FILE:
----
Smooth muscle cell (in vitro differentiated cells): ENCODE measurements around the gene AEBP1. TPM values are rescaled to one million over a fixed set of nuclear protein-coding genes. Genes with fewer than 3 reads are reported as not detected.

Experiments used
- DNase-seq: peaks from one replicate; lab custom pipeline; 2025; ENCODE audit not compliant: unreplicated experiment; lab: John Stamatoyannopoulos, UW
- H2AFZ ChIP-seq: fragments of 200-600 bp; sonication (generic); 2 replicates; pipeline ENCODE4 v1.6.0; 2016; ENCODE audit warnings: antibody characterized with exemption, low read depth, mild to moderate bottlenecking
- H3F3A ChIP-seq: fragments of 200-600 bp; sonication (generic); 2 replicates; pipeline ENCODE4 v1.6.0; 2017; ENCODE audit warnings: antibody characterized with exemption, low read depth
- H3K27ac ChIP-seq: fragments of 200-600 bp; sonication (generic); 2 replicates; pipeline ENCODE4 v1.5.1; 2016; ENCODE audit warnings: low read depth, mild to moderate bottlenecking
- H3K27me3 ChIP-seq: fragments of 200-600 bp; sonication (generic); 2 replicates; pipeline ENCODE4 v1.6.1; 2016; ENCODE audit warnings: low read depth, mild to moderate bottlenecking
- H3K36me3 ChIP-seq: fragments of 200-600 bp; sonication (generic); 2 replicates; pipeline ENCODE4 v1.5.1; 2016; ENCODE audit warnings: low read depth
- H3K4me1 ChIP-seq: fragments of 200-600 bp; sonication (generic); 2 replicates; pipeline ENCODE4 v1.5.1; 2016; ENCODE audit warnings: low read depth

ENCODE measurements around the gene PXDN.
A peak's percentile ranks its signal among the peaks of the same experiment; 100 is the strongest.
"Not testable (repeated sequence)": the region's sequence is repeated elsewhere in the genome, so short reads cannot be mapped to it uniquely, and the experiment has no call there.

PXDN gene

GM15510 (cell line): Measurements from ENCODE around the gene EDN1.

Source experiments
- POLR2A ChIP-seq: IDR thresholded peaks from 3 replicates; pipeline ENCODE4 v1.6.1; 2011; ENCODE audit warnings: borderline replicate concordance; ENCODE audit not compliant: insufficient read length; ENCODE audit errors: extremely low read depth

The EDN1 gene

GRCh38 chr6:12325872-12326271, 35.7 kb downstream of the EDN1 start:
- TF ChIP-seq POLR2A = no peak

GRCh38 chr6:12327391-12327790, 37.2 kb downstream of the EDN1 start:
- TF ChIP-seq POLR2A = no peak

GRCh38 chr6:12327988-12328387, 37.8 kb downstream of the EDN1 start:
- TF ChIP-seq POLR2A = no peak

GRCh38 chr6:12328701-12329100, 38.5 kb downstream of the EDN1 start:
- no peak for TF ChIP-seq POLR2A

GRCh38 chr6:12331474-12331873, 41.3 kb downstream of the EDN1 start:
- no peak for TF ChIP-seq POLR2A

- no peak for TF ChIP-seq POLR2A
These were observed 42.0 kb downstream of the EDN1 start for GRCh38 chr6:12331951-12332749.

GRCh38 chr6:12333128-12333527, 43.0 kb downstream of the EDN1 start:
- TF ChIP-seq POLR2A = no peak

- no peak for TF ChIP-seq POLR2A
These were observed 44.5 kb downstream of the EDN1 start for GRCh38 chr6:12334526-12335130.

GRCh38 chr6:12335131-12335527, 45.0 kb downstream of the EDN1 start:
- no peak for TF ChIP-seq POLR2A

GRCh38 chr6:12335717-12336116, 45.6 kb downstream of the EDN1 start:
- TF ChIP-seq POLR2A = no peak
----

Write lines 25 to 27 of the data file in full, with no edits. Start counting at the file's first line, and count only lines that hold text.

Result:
- no peak for TF ChIP-seq POLR2A

GRCh38 chr6:12331474-12331873, 41.3 kb downstream of the EDN1 start:
- no peak for TF ChIP-seq POLR2A